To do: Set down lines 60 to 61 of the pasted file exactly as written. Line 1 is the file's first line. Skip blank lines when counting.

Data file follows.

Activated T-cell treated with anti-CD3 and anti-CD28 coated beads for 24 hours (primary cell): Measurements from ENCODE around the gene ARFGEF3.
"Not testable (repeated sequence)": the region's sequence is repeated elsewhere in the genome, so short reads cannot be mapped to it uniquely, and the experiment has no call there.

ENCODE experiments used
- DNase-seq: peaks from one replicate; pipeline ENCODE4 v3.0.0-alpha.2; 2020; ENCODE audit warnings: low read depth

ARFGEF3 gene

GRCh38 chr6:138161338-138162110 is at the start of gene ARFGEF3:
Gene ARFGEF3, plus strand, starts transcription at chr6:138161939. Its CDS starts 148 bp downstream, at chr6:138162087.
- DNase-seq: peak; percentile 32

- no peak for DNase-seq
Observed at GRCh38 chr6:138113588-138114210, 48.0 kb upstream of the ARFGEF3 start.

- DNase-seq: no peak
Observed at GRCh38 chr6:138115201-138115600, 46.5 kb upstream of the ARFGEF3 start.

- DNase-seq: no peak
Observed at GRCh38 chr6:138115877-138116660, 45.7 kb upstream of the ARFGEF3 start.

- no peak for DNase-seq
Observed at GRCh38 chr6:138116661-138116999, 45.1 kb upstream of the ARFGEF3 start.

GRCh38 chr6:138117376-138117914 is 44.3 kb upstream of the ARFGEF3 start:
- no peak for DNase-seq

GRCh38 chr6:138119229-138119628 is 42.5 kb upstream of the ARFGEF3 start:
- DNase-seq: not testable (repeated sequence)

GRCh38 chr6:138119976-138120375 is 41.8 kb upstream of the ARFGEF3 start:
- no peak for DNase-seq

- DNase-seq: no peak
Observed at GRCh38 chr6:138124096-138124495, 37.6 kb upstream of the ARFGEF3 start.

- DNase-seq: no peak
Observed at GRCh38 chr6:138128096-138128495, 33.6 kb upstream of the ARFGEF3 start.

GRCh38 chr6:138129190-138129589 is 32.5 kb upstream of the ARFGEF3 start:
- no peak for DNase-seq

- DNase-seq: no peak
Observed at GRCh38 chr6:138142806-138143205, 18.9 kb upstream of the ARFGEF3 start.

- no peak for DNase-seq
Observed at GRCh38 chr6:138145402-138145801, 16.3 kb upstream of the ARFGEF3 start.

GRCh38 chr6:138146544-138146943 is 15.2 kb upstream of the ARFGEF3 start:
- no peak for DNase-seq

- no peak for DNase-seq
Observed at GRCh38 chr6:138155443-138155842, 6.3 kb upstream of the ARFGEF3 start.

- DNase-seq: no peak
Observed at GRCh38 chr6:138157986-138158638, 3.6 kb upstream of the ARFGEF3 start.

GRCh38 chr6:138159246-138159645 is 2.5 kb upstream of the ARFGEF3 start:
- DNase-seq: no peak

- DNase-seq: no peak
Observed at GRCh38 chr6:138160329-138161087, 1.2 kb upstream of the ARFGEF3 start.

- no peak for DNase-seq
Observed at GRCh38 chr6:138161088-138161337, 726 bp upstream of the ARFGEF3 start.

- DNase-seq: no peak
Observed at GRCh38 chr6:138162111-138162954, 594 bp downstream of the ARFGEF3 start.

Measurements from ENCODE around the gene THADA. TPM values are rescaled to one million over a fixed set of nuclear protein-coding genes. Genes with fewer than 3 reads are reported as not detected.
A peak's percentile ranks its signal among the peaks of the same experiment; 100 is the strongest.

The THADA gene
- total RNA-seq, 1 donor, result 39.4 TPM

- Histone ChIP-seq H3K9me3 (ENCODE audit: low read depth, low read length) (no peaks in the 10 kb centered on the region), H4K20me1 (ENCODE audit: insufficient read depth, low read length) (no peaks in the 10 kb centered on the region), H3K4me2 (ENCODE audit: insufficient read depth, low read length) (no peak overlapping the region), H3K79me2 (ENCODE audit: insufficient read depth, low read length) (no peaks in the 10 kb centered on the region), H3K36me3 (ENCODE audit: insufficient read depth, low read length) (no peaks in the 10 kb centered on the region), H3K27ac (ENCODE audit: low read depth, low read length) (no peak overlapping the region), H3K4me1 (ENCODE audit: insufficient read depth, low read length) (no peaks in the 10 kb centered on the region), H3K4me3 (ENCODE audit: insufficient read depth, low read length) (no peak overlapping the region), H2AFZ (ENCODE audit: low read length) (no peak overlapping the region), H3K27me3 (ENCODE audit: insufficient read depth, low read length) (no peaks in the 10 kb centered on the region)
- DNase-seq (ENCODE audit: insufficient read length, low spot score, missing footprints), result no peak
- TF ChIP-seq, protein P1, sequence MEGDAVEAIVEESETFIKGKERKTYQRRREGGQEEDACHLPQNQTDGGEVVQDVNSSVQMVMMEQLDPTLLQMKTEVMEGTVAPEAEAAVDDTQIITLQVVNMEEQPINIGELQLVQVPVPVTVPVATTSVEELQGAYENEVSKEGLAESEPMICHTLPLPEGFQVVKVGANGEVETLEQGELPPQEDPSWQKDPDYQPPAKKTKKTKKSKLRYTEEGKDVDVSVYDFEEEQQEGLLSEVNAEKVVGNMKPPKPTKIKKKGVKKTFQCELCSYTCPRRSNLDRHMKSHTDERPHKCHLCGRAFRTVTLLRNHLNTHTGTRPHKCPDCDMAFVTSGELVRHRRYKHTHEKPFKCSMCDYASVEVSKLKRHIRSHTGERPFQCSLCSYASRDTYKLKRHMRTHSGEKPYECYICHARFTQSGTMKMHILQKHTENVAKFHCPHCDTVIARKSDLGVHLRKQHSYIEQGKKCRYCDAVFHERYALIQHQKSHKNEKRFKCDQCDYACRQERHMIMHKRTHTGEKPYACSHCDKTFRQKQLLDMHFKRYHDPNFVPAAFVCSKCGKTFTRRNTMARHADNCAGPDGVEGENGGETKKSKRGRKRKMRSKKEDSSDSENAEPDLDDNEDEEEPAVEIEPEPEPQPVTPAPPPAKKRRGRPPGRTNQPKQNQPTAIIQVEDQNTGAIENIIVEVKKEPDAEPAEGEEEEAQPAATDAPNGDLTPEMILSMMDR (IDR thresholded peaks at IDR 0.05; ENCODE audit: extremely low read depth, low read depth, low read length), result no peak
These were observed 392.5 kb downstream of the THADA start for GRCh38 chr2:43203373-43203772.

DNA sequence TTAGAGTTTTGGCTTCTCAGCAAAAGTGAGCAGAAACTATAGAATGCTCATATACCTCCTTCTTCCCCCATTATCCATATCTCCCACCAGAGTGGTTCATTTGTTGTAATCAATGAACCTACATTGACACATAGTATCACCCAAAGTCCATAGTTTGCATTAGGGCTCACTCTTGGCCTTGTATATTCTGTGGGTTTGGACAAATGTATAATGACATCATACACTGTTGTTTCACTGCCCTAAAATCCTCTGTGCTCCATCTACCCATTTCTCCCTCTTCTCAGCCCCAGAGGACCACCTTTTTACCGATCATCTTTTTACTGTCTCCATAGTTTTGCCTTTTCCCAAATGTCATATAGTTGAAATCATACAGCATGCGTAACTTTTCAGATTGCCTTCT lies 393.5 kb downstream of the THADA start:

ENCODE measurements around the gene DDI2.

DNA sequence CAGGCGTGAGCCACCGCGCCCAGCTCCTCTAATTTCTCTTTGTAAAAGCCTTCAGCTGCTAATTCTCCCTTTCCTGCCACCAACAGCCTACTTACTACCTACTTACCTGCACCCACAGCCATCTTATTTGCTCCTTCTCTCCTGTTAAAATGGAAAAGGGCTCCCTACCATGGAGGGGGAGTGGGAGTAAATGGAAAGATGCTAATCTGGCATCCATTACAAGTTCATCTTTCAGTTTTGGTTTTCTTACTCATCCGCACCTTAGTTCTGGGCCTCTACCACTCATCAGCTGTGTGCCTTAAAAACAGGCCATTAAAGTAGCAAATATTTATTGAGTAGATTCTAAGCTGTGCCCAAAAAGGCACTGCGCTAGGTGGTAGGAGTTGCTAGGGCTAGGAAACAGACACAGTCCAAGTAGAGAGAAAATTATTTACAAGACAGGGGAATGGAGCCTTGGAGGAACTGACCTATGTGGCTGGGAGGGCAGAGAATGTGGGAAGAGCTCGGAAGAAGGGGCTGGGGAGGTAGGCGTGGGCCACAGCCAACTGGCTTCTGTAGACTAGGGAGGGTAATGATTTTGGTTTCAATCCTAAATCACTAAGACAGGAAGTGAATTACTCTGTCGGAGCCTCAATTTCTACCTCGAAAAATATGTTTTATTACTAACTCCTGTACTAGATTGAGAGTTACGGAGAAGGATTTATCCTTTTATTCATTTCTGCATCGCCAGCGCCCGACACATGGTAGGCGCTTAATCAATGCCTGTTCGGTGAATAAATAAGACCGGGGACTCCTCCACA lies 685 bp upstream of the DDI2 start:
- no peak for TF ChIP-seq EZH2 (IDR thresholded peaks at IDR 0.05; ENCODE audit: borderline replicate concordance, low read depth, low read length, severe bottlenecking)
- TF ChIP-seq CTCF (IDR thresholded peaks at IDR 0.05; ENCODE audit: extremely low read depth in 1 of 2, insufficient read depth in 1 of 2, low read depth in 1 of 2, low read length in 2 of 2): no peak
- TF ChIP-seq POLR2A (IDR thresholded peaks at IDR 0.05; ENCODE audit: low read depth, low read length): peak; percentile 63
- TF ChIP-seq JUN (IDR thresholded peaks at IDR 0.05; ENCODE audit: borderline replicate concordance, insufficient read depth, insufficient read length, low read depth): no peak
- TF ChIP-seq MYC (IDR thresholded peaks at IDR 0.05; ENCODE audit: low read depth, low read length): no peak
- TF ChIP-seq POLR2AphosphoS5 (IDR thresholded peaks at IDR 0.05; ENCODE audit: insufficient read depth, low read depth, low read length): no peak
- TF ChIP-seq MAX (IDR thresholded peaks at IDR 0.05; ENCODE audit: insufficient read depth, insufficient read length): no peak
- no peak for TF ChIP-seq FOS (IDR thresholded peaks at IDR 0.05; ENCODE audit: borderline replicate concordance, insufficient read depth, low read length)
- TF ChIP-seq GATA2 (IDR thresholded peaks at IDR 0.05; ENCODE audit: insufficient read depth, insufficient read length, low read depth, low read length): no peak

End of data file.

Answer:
- TF ChIP-seq POLR2A (IDR thresholded peaks at IDR 0.05; ENCODE audit: low read depth, low read length): peak; percentile 63
- TF ChIP-seq JUN (IDR thresholded peaks at IDR 0.05; ENCODE audit: borderline replicate concordance, insufficient read depth, insufficient read length, low read depth): no peak